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Sat, Jun 04, 2005

Iraqi Airways Fights To Recover Planes, Resume Service

Machines Were Flown Away For Safekeeping -- In 1991

By Aero-News Senior Correspondent Kevin R.C. 'Hognose' O'Brien

The Iraqi newspaper Al-Sabah is reporting that Iraqi Airways may be close to getting its impounded jets back, according to popular Iraqi blog, Iraq The Model. Meanwhile, Arabic news channel Al-Jazeera reports that the airline flew its first domestic flight June 1st -- from Baghdad to Basra, reopening a route that has been closed for fourteen years.

In the newspaper, the Iraqi Minister of Transport expressed optimism about the return of the seized planes, which have been held in neighboring countries since the Gulf War.

Iran holds the most aircraft, because it was a preferred destination for aircraft flown to safety, but Kuwait also holds Iraqi civil aircraft that were caught on the ground by the lightning coalition invasion of 1991. That is complicated by the unpleasant fact that when the Iraqis invaded Kuwait, among the spoils they seized were at least 15 Kuwaiti aircraft, not all of which were recovered by the Kuwaitis postwar. These machines have been the subject of an ICAO resolution, A28-7.

In addition, a few planes are held by Jordan and Tunisia. (The photo, by Emirates pilot Brian McMorrow and used with his permission, shows the fleet of Iraqi 727s currently mothballed in Amman, Jordan. Before the Gulf War, Iraqi Airways operated a mix of Antonov cargo and Boeing passenger types. From 1991 to 2003 it was reduced to skeleton-crew status, and it lost further aircraft in the 2003 war, destroyed on the ground in the "shock and awe" campaign.

But now, things are looking up. "The minister explained that Iran has promised to release the aircrafts soon, while there are some positive signs of a similar resolution coming from the Kuwaiti authorities," blogger Omar al-Fadhil wrote.

The return of the aircraft, 16 in all, has been forecast before (as long ago as 2003). Jordan and Tunisia in particular neither used nor completely neglected the planes, allowing Iraqi mechanics to keep up some of their regular maintenance, in the expectation that Iraqi would soon be back in business. Iran, on the other hand, painted Iranian registration numbers on the planes it had and co-opted them into its own state airline. What has changed recently is the Iranian government's need for a gesture to back its claims that it is not supporting insurgents and terrorists in Iraq.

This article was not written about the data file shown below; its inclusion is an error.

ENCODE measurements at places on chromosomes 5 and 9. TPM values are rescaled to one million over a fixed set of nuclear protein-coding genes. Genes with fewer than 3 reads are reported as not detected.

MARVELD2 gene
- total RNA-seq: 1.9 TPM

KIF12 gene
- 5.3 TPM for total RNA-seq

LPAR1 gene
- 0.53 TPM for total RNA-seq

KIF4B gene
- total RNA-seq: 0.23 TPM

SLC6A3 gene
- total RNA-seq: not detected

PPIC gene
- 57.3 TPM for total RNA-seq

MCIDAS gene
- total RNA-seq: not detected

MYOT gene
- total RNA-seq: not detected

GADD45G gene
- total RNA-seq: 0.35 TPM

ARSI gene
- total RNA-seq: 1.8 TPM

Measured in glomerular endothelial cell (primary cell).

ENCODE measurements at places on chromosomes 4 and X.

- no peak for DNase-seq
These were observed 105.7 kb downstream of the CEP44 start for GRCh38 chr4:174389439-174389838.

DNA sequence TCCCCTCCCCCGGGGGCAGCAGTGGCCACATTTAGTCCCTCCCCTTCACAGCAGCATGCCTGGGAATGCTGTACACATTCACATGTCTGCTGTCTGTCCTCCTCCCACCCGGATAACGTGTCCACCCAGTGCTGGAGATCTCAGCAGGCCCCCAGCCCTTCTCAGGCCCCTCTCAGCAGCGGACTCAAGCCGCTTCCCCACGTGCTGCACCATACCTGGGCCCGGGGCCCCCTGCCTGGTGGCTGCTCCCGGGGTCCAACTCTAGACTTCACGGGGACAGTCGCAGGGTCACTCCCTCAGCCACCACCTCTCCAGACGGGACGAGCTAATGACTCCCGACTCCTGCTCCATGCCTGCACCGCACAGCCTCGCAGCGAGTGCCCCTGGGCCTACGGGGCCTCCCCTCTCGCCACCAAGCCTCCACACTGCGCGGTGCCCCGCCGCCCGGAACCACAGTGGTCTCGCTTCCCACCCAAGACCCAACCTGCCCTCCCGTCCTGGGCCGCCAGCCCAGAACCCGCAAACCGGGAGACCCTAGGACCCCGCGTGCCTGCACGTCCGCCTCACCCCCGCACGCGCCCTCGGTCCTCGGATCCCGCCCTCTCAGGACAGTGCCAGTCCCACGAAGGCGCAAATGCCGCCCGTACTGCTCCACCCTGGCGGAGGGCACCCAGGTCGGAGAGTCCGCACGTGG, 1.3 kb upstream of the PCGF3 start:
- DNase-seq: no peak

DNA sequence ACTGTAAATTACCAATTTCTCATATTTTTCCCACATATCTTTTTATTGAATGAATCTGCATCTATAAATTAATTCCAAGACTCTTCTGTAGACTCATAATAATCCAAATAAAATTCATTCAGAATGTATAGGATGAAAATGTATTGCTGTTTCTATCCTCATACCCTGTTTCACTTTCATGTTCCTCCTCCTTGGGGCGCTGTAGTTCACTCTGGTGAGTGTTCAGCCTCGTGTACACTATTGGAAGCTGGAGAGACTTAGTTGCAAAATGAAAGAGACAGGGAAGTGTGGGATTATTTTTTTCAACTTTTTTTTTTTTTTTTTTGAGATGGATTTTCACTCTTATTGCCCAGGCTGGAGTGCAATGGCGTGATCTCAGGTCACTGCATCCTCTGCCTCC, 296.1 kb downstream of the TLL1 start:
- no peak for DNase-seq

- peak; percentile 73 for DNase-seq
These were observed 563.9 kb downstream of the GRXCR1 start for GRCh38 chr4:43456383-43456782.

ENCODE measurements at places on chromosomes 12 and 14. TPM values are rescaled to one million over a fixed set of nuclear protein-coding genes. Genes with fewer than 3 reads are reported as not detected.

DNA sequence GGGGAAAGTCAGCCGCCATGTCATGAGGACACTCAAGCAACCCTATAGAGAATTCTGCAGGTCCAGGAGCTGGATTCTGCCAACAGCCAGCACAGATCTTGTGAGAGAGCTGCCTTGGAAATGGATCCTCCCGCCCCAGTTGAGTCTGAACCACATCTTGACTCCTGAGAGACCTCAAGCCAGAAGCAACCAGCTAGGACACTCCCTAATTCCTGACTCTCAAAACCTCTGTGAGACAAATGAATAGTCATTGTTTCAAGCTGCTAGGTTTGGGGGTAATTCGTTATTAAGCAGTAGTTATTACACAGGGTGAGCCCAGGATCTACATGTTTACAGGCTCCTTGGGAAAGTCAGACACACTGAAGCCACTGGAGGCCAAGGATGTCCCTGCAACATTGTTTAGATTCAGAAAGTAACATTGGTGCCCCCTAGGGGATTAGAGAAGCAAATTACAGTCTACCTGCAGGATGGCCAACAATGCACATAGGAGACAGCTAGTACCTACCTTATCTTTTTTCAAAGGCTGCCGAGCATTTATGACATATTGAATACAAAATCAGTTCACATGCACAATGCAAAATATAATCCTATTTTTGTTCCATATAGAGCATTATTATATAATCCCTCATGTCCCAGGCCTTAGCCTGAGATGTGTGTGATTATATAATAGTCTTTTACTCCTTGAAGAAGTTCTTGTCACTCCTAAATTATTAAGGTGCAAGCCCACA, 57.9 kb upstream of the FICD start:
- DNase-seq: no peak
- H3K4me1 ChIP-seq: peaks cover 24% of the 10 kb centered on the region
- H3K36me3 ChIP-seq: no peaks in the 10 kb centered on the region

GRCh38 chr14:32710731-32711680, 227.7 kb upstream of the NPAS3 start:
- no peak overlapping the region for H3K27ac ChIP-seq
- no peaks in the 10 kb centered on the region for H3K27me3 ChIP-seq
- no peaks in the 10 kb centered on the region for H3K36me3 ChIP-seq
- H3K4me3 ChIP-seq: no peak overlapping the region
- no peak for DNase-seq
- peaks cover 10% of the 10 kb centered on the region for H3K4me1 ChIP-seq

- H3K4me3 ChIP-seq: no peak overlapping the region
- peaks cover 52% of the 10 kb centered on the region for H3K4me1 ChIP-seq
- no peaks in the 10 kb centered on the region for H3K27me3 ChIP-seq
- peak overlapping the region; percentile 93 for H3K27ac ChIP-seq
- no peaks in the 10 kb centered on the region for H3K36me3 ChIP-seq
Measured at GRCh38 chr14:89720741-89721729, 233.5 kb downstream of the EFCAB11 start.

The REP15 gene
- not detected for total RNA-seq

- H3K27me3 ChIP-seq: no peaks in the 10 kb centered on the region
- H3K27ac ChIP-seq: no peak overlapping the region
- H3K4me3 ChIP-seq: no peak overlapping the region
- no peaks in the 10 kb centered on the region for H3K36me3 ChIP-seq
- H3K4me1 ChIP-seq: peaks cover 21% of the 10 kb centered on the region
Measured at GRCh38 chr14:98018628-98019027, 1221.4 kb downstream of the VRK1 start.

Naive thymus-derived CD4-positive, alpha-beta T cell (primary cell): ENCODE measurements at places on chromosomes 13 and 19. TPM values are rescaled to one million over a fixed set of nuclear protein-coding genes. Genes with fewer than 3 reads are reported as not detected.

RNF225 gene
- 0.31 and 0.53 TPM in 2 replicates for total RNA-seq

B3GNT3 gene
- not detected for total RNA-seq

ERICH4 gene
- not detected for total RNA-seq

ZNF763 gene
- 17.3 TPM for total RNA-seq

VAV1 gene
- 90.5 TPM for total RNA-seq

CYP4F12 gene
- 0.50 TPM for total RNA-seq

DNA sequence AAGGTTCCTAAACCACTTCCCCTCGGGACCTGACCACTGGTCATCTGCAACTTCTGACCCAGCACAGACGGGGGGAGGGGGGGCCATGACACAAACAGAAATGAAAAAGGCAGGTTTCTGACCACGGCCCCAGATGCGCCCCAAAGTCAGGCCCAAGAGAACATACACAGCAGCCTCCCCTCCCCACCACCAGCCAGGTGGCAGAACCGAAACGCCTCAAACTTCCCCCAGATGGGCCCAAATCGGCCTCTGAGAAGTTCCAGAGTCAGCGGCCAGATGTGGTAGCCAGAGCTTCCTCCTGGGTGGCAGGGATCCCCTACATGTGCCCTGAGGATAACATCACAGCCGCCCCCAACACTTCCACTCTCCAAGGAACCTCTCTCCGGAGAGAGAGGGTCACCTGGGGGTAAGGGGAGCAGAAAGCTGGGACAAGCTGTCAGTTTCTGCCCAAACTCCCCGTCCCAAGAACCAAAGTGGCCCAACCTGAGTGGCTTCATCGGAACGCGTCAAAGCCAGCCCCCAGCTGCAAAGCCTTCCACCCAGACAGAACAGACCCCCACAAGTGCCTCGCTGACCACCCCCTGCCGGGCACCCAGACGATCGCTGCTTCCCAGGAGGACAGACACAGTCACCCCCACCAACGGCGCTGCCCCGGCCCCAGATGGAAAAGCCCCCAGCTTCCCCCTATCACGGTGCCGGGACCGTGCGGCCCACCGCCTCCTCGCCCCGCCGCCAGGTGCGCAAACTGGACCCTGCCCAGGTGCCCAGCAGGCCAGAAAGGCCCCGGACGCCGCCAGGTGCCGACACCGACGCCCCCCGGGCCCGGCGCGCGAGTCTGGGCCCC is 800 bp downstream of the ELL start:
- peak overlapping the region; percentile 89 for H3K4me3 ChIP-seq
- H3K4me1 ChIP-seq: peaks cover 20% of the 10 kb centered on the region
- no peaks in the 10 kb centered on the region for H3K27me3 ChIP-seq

One small sign of the resurgence of the airline, which started flying with Dragon Rapide biplanes after World War II, is the resumption of domestic flights. Today (1 June) the first regularly scheduled Baghdad-Basra flight took place. Unlike the symbolic flight from Baghdad to Amman last September, this flight carried passengers. The 737-200 used today is not state of the art, but airline officials are overjoyed to be flying at all. (At least two airplanes in use by Iraqi, a 727 and a 737, are newly purchased used planes). During a period of over ten years, they were grounded by lack of planes, UN sanctions, and Coalition-enforced "no-fly" zones, the rules of which forbade passage to airliners but permitted Saddam's Hind helicopters to do their deadly work.

The organization survived by turning its overseas offices into business centers and hired out its skilled mechanics to other Arabic nations, airline official Isaac Esho told Al-Jazeera.

Iraqi Airways has been slow to recover from its doldrums, partly because of the missing aircraft, but also because of the lack of current aircrew and the uncertain security situation. A return of impounded Iraqi planes from Iran and Kuwait would go a long way to allowing the white and green planes to resume a complete, normal schedule on domestic and international routes. But Esho fears that the planes have not been maintained well enough to be put into service immediately. Iraqi Airways plans to send out teams of inspectors and mechanics to assess and repair these machines, and Iraqi politicians have appealed to Western and Muslim nations alike for assistance.

Few westerners had heard of the fly-out of civil airliners in 1991, but most have heard of the flight of military aircraft, which took place after a brief attempt to resist Coalition airpower. While the Iraqis are likely to get their airliners back, the combat jets are a different story. The planes which fled to Iran were incorporated in the Islamic Republic of Iran Air Force (IRIAF). For example, the Iranian Mirage F-1s at Mashhad near the Turkmen border and many of the Su-24MKs based around the country are ex-Iraqi machines.

Returning to Iraqi Airways, the flag carrier faces problems that make the plight of, say, America West, United or Delta seem relatively benign. But they have one advantage that the struggling American airlines can only envy: fuel prices in Iraq, while wildly unstable, are normally well under a dollar a gallon.

FMI: www.aaco.org/airlines_iraqi.asp, www.pbase.com/bmcmorrow

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